FIG. 3 is one embodiment of a cartridge within the scope of the present invention; and

FIG. 3b is another enbodiment of a cartridge within the scope of the present invention.

Referring first to FIG. 1, where a plan view partially in section is shown, the device includes a generally cylindrical casing 1 of selected diameter and length having end caps 2 and 3 where the end caps 2 and 3 include recesses 4 and 6, respectively, to receive the outer edges of cylindrical casing 1. Bolts 5 can be provided to secure the assembly. A cartridge 7, is provided which is generally cylindrical in shape with an outer diameter approximately equal to the inner diameter of casing 1 so cartridge 7 is received in sealing relation within casing 1 by removing end cap 2 and placing the cartridge 7 in casing 1. The end cap 2 is then refastened to casing 1 to ready the filter arrangement for use. It should be understood that the flow of liquid to the casing 1 is terminated while the cartridge is being replaced by means known in the art.

Cartridge 7 is filled with an adsorbent material 8, for example, granular activated carbon or other selected adsorbents. The adsorbent material is selected to remove selected impurities from a water flowing through cartridge 7. Within the scope of the present invention various adsorbents can be selected to remove selected impurities and mixed beds of adsorbents can be utilized to remove different types of impurities from the water flowing through the device. It is further recognized that the efficiency of removal of impurities from the stream of flowing water is a function, in part, of the flow rate through the device. Accordingly, the retention time of the water within the cartridge is selected by the characteristics of the cartridge and adsorbents and the maximum desired flow rate through the cartridge which is determined in part by the particle size of the adsorbent 8 as well as the exposed active surface area of the adsorbent 8, since the efficiency of adsorbtion being a function of the area of exposure of the adsorbent. In this regard it has been found that a minimum contact time of nine minutes is adequate to remove most carcinogens and mutagens based on removal of trihalomethanes. Likewise it has been found that a nine minute retention time also successfully removes odor sources such as hydrogen sulfide, from the water.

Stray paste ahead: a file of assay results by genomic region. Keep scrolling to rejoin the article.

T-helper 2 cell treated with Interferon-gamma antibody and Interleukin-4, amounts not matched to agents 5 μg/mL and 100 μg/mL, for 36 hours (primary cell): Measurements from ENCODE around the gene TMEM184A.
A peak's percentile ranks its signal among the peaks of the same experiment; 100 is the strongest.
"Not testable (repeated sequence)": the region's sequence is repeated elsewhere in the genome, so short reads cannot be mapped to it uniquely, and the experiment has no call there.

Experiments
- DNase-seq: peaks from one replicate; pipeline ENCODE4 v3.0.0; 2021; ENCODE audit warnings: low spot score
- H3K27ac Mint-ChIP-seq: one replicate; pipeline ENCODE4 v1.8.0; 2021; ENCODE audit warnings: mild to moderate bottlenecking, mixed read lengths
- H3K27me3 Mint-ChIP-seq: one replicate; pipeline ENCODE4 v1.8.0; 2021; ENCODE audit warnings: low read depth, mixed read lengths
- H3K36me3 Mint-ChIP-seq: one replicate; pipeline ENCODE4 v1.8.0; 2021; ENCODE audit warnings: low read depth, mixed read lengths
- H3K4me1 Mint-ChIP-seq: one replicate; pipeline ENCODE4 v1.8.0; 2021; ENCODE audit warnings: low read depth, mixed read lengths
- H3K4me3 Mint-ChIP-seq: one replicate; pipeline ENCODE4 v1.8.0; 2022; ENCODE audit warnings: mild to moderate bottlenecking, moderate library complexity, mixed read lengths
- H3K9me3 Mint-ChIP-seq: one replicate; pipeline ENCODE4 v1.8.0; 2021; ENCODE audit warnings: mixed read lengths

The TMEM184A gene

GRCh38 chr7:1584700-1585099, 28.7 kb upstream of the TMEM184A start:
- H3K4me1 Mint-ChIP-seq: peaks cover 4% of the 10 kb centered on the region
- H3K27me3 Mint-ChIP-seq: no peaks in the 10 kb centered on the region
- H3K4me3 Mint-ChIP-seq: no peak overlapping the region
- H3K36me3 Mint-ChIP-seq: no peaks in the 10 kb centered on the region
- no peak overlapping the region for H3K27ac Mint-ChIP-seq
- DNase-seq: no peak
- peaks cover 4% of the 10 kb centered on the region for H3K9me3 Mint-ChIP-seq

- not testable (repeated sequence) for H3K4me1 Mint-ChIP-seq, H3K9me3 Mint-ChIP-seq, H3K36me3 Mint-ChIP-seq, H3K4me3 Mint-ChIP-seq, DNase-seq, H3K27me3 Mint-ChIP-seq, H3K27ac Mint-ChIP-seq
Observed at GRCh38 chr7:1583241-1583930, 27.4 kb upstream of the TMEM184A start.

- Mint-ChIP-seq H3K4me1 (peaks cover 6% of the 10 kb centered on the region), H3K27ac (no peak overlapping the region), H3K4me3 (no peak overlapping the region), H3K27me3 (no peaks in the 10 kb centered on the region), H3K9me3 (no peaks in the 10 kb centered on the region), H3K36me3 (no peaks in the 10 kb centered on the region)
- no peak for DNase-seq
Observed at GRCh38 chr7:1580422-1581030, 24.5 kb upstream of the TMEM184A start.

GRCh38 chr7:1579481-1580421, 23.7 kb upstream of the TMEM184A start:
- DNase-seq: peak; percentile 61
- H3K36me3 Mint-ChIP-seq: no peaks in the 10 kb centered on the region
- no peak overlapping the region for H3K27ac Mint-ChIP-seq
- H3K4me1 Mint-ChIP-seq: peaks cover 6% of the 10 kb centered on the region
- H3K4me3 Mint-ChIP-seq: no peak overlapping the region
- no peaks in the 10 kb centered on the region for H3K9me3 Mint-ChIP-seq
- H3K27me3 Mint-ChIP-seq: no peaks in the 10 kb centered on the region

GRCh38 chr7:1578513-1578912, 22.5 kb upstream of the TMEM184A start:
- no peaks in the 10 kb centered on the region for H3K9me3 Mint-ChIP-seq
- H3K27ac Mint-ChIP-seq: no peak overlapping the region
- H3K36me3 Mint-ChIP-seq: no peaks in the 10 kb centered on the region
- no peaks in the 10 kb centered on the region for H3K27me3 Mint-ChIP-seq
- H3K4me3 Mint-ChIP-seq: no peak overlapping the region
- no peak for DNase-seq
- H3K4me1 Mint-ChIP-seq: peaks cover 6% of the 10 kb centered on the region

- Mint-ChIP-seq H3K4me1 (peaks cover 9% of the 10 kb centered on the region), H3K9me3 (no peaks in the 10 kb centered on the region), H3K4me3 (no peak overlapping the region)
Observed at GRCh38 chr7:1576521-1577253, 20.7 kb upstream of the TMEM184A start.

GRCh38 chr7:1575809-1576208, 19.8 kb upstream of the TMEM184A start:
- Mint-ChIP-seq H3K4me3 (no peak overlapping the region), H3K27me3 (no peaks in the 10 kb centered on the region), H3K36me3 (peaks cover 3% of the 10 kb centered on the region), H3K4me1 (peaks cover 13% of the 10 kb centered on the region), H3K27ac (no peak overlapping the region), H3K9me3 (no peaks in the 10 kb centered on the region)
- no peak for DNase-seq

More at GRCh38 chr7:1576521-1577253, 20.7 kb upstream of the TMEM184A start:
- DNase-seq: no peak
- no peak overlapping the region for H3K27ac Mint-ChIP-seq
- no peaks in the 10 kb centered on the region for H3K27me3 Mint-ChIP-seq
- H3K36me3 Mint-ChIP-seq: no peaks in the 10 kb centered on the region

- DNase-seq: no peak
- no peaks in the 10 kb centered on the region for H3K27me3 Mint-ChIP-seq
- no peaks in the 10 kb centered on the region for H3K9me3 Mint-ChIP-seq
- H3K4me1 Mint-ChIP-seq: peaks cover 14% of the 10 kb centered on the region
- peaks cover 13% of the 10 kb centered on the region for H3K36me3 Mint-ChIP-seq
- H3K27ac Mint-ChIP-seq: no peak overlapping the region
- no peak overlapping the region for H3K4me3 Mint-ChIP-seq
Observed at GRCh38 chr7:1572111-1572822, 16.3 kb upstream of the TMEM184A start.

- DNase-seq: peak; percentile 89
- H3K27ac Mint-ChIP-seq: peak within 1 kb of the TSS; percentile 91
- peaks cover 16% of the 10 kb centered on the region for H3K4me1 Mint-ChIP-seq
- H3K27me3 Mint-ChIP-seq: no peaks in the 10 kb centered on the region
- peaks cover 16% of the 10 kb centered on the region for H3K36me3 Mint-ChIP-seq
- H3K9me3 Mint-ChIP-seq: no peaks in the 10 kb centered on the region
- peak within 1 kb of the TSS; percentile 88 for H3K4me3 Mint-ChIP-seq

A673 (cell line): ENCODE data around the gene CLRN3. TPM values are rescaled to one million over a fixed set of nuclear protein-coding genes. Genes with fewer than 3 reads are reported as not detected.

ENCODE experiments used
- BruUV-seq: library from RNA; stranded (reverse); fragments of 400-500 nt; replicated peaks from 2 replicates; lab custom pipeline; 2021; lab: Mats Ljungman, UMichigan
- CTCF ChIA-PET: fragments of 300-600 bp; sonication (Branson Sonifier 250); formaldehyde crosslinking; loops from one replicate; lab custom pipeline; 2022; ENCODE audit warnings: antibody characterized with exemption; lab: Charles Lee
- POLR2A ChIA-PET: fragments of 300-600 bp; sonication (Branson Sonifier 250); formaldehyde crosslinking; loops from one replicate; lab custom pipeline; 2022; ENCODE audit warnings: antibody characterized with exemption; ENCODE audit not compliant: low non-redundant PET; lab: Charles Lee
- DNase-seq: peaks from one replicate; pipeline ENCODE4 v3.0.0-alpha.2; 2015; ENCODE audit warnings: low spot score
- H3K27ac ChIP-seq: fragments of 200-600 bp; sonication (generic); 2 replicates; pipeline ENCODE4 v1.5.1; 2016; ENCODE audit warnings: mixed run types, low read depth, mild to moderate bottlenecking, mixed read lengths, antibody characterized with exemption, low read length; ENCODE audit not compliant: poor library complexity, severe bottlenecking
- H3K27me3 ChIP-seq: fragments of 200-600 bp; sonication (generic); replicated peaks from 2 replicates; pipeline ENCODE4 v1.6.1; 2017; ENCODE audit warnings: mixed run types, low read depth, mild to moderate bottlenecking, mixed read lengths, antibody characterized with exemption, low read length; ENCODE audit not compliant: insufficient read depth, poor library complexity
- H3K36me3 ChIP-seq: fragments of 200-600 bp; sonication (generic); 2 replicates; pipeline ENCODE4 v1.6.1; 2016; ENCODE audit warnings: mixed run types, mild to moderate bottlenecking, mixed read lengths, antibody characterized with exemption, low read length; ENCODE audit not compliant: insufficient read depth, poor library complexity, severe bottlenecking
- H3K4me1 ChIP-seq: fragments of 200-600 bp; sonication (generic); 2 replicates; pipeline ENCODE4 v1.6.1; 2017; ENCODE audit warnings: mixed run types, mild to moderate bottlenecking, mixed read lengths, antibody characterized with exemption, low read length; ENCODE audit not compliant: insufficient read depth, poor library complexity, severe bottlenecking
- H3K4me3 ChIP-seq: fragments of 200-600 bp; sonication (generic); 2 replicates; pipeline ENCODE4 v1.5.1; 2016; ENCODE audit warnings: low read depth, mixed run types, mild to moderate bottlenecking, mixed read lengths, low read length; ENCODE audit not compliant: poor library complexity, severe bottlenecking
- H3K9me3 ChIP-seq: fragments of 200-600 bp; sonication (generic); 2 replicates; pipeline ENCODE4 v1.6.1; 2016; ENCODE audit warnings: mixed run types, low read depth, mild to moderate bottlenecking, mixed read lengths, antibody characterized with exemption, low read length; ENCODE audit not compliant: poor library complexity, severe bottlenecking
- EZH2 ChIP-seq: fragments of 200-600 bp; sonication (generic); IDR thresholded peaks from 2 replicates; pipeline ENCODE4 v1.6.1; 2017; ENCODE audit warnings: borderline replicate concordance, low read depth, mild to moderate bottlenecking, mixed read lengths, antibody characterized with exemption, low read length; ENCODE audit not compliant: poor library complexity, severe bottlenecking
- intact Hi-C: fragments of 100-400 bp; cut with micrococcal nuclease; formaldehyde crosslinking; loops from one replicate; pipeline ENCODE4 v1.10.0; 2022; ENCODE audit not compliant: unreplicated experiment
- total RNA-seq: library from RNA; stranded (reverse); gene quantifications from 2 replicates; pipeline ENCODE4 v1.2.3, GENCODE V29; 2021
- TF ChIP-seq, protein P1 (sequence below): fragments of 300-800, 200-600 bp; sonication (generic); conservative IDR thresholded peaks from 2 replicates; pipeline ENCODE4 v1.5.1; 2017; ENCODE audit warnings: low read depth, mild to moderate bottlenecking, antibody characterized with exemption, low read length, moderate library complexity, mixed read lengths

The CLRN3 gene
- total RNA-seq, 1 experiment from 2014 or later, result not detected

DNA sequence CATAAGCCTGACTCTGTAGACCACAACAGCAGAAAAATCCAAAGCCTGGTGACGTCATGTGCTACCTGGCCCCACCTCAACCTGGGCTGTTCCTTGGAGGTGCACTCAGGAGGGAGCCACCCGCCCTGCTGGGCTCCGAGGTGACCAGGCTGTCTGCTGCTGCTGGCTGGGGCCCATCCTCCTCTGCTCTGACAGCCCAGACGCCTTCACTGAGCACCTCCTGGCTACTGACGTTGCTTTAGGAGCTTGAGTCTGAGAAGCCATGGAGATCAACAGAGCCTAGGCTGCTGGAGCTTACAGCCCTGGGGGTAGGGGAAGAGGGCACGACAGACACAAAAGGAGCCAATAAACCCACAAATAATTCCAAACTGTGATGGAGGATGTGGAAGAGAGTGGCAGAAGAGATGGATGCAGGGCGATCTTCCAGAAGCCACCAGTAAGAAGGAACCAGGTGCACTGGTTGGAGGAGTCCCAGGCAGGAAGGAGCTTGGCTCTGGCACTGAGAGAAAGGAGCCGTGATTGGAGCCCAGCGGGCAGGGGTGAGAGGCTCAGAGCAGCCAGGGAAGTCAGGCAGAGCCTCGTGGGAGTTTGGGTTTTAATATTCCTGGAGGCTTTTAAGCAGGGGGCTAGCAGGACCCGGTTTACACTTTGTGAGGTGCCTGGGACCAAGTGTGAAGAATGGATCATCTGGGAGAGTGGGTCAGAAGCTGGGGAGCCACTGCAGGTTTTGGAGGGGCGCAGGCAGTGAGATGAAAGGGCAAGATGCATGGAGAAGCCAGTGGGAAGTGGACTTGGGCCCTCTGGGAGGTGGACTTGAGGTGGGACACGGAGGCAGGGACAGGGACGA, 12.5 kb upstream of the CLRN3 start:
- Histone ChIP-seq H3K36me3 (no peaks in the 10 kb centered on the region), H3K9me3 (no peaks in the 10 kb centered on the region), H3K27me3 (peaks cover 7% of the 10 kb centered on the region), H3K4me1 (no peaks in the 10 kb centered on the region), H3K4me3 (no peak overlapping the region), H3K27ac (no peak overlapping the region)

As shown in FIG. 1, end plate 2 is provided with a water inlet 9 communicating with the chamber defined by casing 1 while a fluid outlet 11 is provided in end plate 3. Within the scope of the present invention a concave inlet face 12 is provided in cartridge 7 with spaced inlet holes 13 for admission of water to the interior of cartridge 7. End plate 12 is a concave shape and defines an inlet chamber 14 in casing 1. It has been found that the advantageously concave inlet to cartridge 7 provides at least two useful functions. First, the concave shape of the inlet section provides an area for accumulation of particulate matter carried into the cartridge by means of inlet 9 to avoid unnecessary plugging of the inlet ports 13 and extends the useful life of the cartridge by preventing early "blinding" or "plugging" of inlet ports 13 prior to exhaustion of the adsorbent.

Further it has been found that the concave inlet of cartridge 7 provides turbulence dissipator area in chamber 14 so that the effect of the "start-stop" nature of the admission of water to casing 1 is minimized. The "start-stop" flow of water otherwise causes turbulent currents within which are eliminated so the flow of water is calmed prior to entering cartridge 7 and the water enters cartridge 7 uniformally over the entire inlet area to prevent a "washing" or "channelling" effect in the bed of adsorbent material in cartridge 7.